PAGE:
Shadows House

Emilico is a living doll. She feels and hurts and gets hungry like a real person might, but she was made to serve the noble family that live in the Shadows House. They are a mysterious, faceless clan plagued by a bizarre sickness that means they are constantly covered in soot, though they can expel a lot more dependent on their emotional states. The living dolls are their servants and their faces to both the outside world and to other members of the family. Emilico is enjoying her life so far, getting to know the house and the family, but is there something more sinister going on?

And once more we reach the ‘Only in Anime’ category, where a show’s premise is so left field the only thing I can do is hold up my hands and say, ‘only in anime’. I mean, only anime could we get this bizarre set up of a gothic slice of life show with clumsy yet energetic girl playing servant to a bunch of walking, talking silhouettes. It’s such a mad idea and I’m so excited to see where it’s going, even if I’m incredibly worried for Emilico. Don’t fret over trivial things my foot, that’s exactly what she should be doing because they’re so obviously not trivial. Just who are the Shadows family and what is this soot? Also I’m not the only one not buying this ‘Living Doll’ explanation either, right? There’s so many things raising red flags every episode has me on the edge of my seat, even if nothing truly terrible has happened yet and we’re still just in the exposition stages. I can’t wait to see where this is going.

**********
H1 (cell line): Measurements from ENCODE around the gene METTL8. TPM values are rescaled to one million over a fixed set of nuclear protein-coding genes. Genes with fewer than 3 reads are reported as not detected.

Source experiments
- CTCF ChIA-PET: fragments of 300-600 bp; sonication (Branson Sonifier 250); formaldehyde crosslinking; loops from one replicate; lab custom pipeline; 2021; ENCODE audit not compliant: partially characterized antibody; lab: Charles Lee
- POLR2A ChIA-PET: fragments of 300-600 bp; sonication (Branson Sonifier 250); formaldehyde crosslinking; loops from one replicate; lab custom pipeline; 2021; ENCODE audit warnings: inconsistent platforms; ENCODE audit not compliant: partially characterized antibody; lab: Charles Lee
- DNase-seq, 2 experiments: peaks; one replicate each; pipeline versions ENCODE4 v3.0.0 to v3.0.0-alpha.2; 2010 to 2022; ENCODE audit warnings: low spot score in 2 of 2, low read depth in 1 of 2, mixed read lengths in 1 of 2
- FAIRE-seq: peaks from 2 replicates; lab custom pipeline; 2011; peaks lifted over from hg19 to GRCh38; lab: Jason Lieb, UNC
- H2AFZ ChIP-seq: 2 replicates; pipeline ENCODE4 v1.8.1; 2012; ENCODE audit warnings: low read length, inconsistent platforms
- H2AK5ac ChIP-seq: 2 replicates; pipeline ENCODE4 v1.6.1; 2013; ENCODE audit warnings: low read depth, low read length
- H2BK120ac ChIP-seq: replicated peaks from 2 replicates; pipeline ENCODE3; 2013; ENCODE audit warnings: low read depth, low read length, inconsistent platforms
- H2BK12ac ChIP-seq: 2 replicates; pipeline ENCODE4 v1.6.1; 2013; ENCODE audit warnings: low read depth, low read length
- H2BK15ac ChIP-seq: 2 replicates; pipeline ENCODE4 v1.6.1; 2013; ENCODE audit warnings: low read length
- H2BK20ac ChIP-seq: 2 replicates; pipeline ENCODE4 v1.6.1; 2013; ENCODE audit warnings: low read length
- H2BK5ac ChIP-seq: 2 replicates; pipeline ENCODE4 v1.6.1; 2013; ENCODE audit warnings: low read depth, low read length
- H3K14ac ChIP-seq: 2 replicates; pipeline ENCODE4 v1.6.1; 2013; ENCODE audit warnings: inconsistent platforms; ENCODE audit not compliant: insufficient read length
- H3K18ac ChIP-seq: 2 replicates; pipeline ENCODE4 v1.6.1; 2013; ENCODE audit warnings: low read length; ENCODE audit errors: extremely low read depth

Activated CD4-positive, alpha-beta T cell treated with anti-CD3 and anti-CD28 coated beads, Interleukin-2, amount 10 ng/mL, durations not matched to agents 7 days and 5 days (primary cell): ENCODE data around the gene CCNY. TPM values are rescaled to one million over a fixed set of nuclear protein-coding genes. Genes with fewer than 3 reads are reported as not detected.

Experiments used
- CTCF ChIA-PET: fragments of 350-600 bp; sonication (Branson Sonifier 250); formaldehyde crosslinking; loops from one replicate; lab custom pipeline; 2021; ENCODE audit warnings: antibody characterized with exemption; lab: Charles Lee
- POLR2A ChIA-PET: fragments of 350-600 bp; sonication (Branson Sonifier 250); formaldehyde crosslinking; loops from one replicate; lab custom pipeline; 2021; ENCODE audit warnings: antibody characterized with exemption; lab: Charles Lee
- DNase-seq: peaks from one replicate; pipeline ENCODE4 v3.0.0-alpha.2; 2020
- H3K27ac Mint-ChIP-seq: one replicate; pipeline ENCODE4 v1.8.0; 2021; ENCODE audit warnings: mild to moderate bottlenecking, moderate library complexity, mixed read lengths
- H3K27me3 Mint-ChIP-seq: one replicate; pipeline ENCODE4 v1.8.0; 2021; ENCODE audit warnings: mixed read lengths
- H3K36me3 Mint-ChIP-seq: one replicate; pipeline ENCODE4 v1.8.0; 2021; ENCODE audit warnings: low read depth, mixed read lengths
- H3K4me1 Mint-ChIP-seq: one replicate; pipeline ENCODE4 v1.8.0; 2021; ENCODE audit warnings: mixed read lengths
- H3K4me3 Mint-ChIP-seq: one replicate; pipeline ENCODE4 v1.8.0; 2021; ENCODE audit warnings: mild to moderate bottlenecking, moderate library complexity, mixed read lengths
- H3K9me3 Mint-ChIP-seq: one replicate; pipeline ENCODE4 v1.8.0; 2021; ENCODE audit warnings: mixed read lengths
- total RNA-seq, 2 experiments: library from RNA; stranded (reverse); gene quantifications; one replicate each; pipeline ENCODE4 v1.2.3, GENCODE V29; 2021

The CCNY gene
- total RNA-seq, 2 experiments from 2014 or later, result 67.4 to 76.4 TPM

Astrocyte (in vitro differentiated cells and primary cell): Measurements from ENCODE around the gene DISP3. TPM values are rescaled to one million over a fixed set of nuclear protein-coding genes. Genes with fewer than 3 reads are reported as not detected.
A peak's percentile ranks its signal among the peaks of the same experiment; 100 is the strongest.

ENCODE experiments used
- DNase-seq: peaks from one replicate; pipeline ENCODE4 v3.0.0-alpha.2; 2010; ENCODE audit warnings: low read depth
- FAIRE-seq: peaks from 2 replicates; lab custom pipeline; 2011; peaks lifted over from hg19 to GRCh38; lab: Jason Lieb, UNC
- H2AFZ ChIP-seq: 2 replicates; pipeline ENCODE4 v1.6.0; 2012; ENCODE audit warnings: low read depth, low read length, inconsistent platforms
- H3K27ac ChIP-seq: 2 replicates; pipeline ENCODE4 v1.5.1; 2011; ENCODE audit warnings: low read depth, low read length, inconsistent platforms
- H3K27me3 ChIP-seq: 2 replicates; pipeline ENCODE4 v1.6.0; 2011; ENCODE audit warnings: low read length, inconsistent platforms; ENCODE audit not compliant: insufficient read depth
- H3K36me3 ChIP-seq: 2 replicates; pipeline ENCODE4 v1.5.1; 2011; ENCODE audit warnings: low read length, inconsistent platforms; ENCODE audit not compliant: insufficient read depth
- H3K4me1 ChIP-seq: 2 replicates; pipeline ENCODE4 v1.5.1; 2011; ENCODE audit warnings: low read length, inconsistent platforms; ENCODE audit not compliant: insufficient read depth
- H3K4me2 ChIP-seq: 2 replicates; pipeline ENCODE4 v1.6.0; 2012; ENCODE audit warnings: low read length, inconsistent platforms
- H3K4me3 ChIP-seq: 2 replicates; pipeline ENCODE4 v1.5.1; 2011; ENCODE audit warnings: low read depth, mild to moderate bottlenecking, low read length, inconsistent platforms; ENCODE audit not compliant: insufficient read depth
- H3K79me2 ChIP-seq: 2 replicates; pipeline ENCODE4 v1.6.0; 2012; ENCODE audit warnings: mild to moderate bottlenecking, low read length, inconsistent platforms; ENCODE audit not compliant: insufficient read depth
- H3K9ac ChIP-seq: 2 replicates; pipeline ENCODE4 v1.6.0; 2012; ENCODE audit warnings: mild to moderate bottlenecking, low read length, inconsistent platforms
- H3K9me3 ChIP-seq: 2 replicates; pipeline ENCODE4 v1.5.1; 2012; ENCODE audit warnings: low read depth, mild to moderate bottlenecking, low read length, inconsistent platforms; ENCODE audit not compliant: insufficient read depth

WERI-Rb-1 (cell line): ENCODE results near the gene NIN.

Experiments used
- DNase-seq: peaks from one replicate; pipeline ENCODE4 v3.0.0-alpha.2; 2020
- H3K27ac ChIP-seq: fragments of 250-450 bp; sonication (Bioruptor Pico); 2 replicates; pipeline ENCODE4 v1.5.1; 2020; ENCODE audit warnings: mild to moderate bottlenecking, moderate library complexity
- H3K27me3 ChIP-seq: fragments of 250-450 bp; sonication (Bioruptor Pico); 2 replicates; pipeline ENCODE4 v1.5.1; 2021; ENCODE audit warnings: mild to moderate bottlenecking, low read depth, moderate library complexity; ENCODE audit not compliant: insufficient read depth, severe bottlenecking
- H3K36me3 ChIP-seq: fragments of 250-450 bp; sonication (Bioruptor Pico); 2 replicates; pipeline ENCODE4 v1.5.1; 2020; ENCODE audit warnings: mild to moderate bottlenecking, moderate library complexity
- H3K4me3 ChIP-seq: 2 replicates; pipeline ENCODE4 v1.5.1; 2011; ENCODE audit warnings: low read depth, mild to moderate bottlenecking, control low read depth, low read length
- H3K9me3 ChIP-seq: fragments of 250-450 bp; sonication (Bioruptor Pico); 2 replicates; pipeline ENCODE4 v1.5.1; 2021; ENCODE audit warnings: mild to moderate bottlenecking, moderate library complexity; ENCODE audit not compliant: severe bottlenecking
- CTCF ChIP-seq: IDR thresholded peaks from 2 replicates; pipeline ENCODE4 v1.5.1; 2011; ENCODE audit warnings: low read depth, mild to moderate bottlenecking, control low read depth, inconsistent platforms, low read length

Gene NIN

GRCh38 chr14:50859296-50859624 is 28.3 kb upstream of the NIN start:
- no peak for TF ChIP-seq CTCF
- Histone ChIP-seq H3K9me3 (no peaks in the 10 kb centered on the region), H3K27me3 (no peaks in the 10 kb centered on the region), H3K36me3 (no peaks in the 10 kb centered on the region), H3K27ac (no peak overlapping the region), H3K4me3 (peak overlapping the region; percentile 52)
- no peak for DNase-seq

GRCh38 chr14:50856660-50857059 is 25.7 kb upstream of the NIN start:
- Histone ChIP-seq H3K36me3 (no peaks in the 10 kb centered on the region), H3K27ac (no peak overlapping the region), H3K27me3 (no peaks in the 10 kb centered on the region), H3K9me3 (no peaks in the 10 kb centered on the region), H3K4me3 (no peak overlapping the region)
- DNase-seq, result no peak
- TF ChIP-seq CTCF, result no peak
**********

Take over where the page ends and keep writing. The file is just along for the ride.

To Your Eternity

It began as an orb, cast unto Earth with no thoughts, no feelings, not even a concept of self. All it knew to do was change its form and that it could come back to life after death. For many years it was just a rock, but then it became a wolf and, finally, it met a human. It was a happy time, at least in part, but that soon came to its tragic end. Now it is a human, journeying the world, with no real plan or goal other than to see the world and experience new things. It will meet many other people along it’s journey and maybe it will learn a thing or two, but it will also have to say goodbye time and again.